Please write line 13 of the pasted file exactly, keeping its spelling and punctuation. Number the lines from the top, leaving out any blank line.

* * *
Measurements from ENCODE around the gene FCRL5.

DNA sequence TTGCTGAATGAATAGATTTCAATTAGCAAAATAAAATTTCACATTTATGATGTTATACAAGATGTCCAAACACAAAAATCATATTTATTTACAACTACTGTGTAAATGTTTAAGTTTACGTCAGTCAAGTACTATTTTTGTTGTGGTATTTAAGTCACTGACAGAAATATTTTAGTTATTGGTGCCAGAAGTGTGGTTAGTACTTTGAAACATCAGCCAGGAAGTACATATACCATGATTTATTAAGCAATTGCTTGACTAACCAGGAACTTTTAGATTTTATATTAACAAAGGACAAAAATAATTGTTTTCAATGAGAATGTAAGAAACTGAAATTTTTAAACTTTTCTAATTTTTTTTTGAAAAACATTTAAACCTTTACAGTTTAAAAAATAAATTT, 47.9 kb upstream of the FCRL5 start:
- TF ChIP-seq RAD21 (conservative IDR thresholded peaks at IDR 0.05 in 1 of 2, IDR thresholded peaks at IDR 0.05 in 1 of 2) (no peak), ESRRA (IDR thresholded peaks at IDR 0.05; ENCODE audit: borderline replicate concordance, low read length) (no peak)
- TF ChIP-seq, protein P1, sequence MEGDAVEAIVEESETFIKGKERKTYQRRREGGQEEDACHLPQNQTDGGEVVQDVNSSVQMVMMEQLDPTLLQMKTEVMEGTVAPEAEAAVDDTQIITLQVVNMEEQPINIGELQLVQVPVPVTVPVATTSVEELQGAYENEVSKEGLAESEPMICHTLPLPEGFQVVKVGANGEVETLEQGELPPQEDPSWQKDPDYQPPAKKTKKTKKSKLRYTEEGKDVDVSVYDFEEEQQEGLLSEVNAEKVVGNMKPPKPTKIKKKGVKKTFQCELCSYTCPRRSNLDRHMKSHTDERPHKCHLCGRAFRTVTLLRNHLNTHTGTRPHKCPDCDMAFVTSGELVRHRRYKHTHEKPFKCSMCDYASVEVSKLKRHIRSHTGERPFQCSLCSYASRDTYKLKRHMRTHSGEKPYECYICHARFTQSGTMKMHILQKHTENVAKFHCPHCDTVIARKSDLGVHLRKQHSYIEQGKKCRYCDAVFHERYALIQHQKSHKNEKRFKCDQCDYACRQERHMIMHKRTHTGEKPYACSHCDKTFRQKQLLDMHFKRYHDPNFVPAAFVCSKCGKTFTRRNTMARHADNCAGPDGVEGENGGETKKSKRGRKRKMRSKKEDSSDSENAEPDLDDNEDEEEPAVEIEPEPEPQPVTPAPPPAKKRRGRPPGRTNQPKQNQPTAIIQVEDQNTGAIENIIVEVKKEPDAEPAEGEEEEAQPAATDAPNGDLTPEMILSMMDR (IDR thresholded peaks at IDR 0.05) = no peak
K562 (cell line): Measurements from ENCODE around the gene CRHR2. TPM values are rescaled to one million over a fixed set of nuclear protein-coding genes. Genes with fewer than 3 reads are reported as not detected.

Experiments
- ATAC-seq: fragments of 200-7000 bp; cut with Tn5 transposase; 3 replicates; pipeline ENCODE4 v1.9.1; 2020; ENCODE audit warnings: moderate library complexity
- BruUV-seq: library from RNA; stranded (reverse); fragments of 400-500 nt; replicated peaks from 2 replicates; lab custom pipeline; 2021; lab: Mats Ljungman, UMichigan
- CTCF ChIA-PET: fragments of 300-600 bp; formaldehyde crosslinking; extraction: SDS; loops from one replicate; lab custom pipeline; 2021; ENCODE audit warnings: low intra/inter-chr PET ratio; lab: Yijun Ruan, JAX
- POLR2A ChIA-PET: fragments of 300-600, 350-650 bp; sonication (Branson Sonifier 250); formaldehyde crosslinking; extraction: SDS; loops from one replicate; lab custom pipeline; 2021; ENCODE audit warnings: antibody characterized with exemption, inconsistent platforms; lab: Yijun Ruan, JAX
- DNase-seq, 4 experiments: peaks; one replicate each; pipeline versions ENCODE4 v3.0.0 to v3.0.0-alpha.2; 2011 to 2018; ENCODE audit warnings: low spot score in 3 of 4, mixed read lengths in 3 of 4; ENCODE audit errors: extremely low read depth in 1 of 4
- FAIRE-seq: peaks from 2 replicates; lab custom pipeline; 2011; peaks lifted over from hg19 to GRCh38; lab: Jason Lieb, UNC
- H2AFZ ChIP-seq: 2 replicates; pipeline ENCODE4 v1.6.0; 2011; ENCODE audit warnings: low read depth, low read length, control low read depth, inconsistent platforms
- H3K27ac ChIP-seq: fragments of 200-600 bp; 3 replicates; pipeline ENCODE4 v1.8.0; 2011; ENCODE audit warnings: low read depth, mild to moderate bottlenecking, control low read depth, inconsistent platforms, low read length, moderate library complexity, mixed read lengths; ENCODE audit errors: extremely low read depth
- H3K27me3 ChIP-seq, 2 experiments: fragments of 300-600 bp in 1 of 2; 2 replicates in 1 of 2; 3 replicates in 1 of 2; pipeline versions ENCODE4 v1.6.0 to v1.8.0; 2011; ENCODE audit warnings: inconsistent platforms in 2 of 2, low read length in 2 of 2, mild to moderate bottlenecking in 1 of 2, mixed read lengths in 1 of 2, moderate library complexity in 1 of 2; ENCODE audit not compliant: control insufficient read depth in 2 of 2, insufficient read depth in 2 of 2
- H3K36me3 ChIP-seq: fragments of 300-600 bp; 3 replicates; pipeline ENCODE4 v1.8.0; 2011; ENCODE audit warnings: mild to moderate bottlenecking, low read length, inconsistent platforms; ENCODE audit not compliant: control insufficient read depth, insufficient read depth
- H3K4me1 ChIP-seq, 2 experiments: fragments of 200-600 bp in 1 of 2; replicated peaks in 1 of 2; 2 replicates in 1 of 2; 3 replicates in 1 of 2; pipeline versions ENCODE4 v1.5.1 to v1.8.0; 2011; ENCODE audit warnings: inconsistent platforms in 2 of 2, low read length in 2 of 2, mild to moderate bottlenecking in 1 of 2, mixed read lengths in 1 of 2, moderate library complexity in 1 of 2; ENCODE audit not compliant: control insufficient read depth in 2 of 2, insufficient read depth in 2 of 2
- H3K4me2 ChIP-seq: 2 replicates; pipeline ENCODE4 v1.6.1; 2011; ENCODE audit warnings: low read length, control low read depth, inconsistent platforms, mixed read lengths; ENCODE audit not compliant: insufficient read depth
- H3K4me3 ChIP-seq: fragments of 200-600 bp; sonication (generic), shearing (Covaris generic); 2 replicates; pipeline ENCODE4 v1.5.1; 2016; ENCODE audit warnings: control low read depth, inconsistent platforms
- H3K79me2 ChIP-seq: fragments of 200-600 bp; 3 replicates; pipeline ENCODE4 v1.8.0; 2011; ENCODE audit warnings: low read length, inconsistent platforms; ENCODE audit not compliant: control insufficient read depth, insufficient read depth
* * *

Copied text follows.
- H2AFZ ChIP-seq: 2 replicates; pipeline ENCODE4 v1.6.0; 2011; ENCODE audit warnings: low read depth, low read length, control low read depth, inconsistent platforms